Apologists routinely point to the Book of Acts as reliable history. Well, they sort of have to, given their dogmatic determination to protect their confessional investment in Christian literalism. Though while the proclamation that Acts records accurate history seems redundant in the case of the choir, it is perhaps more than a stretch for those outside the holy tent.

Its formal title is The Acts of the Apostles, though curiously it focuses primarily on two apostles (Peter and Paul), makes some references to a third (Stephen) and says very little about any of the others (it gives their names, and that’s about it!). In fact, all apostles other than Peter and Paul are completely dropped midway through the book without explanation, and the New Testament gives no indication of their fate. 

Wednesday, February 20, 2019

Steve Hays' Invisible Friend

Steve Hays of Triablogue is frustrated. He's upset because atheists liken Jesus or Yahweh to an invisible friend. In spite of his hurt feelings, his attempts to recover his worldview from this comparison are pretty flimsy. In fact, instead of serving to advance his position, Hays’ points only tend to backfire.

As is his customary procedure, Hays seeks to turn the tables on those dastardly atheists he has in mind by pointing to a series of would-be foils which, on a good day with ample hallucinogens, might suggest that the atheist’s “mocking” is out of line. On a more sober reading, however, Hays’ whole post comes across as a rather juvenile “I’ll show you!” outburst which quickly collapses under its own weight. It’s nothing epic, unless of course we consider the fail factor.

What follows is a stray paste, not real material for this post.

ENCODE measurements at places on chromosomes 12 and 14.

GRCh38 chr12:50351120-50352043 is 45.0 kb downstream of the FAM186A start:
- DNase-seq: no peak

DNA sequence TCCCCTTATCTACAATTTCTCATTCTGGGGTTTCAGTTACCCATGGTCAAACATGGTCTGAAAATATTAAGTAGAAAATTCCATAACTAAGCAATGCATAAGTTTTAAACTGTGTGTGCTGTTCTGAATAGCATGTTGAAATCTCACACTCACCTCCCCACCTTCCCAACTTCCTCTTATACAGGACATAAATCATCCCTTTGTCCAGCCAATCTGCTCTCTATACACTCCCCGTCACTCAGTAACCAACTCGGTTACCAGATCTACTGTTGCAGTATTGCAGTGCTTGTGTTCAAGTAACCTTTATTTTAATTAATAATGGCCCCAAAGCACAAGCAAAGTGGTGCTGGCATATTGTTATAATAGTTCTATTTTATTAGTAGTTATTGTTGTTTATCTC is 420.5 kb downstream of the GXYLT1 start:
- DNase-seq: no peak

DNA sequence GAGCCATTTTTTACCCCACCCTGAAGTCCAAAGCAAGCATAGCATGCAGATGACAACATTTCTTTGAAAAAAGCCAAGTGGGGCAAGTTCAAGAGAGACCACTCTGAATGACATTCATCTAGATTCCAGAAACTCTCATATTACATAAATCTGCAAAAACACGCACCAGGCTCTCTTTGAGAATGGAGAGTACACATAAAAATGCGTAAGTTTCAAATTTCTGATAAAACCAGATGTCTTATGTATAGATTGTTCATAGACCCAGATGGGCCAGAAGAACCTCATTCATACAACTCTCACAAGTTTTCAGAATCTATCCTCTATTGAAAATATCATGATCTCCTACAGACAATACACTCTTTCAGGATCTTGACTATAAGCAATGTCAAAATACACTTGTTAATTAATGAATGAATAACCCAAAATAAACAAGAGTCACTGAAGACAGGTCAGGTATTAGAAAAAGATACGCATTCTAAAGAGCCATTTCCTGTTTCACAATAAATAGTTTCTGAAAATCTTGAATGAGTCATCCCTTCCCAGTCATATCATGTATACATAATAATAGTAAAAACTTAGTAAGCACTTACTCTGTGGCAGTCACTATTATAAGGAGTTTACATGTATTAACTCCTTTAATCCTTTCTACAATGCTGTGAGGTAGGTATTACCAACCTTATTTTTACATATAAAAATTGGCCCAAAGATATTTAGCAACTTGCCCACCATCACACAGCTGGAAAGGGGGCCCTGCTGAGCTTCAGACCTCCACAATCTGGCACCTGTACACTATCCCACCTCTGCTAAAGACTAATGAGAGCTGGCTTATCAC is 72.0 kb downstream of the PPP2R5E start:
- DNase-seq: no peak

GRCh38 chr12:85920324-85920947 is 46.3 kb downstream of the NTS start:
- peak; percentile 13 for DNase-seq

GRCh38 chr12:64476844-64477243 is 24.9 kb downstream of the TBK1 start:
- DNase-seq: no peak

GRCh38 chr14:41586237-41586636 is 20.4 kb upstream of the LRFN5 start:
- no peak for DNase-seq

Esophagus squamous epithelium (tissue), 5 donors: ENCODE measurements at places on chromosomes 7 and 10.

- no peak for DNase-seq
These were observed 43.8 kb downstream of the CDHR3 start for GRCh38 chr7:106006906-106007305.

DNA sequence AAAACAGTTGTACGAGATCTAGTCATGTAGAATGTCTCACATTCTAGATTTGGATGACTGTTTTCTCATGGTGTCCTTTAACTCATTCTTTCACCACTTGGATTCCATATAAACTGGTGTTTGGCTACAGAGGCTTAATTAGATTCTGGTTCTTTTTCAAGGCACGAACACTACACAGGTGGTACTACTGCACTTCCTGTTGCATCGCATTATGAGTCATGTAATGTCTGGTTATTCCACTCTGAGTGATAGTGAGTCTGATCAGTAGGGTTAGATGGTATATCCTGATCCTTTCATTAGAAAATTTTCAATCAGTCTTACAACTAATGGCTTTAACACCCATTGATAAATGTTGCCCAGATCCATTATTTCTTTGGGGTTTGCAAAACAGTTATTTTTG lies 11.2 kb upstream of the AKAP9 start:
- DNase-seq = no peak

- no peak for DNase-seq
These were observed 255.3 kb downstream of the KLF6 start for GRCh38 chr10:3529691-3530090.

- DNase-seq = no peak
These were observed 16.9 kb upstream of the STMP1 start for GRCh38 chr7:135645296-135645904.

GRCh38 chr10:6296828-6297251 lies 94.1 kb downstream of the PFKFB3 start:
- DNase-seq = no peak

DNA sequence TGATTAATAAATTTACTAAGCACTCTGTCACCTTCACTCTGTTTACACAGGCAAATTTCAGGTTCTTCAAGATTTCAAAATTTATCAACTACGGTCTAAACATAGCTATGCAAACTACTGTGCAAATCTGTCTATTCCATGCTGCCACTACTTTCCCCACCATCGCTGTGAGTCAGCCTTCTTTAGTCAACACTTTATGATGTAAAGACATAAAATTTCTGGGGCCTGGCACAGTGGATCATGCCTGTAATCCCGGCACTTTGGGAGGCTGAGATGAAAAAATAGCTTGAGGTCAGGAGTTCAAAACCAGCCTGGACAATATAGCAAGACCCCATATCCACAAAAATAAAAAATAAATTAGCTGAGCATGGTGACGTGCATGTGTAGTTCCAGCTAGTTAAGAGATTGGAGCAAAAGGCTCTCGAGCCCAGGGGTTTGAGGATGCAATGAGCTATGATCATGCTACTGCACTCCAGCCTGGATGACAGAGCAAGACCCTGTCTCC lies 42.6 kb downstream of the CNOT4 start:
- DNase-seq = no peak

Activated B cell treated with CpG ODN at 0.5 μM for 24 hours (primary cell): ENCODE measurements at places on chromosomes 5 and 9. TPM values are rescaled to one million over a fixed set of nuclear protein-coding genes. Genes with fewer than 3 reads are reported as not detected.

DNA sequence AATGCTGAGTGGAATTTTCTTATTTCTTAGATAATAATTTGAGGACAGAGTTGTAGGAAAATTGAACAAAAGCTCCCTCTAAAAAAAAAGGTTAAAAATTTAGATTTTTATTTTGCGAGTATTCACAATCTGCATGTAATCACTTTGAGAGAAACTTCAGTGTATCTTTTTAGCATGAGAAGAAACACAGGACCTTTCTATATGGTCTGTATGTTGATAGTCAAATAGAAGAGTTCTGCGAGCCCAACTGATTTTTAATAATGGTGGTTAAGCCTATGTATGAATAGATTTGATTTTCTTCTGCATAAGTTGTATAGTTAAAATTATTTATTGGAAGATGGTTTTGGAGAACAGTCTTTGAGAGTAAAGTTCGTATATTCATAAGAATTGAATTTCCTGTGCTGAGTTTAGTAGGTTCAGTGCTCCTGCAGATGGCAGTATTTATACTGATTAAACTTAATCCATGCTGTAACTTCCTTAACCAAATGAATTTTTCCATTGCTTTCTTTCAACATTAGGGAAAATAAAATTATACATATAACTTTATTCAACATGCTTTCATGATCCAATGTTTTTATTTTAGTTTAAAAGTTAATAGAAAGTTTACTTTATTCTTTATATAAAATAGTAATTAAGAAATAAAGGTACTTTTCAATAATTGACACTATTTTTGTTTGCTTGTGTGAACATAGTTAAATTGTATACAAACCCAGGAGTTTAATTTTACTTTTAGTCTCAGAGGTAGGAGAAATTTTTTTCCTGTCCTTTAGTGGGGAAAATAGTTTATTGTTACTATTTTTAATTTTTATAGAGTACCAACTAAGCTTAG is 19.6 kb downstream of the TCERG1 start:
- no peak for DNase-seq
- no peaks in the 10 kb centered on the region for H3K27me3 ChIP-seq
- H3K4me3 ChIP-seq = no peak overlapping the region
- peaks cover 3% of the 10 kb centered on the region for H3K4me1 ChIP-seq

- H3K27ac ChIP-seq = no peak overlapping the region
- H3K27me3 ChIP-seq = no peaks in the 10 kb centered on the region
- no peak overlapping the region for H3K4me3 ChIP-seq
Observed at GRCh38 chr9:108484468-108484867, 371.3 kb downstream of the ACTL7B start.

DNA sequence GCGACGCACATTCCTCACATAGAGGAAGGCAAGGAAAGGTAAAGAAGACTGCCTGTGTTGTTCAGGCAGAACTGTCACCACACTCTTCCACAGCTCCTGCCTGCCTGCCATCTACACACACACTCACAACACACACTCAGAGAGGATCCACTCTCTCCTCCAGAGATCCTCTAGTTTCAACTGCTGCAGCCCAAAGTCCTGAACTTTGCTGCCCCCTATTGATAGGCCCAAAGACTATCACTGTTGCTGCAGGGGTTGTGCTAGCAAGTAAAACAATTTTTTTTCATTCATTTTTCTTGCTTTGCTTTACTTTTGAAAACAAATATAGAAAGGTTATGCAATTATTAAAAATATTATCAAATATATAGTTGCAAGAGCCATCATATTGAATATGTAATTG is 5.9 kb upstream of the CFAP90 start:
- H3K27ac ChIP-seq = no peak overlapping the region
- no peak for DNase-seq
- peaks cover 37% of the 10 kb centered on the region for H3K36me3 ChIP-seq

Before going any further (full disclosure alert), I’ll point out for readers that this is not the first time the notion of imaginary friends has come up on Incinerating Presuppositionalism. Back in the summer of 2006, I posted an entry titled Christianity: The Imaginary Friend’s Network, which readers are invited to read at their leisure. 

Saturday, January 05, 2019

The Metaphysics of Wishing

If religious apologists deny that their worldview finds its basis in the metaphysics of wishing makes it so, it is incumbent upon them to articulate what a worldview that is based on the metaphysics of wishing would look like and how their religious beliefs can be reliably differentiated from such a worldview.

This would be particularly difficult (I would say impossible) for those who believe that a supernatural consciousness created the universe by an act of consciousness –  an entity available to us only by means of imagination which essentially wished the universe into being.